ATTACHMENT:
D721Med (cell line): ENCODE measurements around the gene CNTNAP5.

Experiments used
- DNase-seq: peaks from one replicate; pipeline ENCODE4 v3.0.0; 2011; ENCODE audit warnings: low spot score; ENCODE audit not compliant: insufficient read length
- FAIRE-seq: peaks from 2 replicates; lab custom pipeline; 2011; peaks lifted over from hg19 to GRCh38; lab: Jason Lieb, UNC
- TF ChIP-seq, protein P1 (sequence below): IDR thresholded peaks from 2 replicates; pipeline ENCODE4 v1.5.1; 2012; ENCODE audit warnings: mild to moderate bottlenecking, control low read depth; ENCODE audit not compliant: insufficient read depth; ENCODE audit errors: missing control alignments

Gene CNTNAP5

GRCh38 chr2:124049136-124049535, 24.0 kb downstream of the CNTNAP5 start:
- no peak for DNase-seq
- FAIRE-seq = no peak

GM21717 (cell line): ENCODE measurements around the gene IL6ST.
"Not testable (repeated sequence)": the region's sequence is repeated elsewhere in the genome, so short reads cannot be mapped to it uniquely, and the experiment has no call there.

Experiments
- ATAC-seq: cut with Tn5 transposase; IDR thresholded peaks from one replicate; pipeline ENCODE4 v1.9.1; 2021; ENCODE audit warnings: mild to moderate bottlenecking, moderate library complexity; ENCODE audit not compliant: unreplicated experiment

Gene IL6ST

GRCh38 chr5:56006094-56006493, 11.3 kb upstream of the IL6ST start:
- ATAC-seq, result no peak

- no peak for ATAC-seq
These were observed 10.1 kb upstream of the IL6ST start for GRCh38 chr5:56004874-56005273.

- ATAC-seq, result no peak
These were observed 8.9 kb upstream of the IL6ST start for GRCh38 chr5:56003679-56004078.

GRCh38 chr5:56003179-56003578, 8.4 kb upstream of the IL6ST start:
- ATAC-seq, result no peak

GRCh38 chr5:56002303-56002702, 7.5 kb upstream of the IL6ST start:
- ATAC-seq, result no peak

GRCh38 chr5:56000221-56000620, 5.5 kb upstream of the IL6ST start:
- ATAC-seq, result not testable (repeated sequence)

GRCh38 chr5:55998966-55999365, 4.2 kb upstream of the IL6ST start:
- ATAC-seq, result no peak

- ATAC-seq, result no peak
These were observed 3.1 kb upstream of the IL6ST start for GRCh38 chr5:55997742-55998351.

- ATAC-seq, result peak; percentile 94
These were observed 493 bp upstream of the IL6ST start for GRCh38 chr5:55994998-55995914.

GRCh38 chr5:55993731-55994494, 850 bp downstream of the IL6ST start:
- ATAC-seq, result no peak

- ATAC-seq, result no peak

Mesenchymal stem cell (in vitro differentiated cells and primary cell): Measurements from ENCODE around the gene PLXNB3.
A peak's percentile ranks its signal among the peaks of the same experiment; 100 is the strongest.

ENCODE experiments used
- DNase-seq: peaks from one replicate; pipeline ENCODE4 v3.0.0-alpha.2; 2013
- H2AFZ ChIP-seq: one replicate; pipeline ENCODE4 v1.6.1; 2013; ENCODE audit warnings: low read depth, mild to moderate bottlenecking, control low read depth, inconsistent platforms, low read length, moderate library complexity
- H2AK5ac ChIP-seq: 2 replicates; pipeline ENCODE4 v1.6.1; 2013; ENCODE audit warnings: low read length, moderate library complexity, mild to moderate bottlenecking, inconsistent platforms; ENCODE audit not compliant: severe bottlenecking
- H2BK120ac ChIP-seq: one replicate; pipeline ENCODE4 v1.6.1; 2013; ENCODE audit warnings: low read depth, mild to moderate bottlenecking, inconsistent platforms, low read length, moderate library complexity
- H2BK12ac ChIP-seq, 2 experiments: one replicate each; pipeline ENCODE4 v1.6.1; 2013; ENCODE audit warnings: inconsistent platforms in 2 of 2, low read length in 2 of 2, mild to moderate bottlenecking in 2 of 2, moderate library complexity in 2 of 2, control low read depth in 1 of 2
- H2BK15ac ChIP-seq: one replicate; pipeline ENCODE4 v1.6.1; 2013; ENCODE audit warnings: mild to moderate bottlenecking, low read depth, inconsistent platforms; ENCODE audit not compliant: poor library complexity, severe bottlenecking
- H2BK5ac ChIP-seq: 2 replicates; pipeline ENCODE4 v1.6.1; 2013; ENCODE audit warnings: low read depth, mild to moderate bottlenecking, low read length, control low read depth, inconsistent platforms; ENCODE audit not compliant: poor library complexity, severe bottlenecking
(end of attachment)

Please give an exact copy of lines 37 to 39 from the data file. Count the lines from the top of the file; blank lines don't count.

A peak's percentile ranks its signal among the peaks of the same experiment; 100 is the strongest.

ENCODE experiments used
- DNase-seq: peaks from one replicate; pipeline ENCODE4 v3.0.0-alpha.2; 2013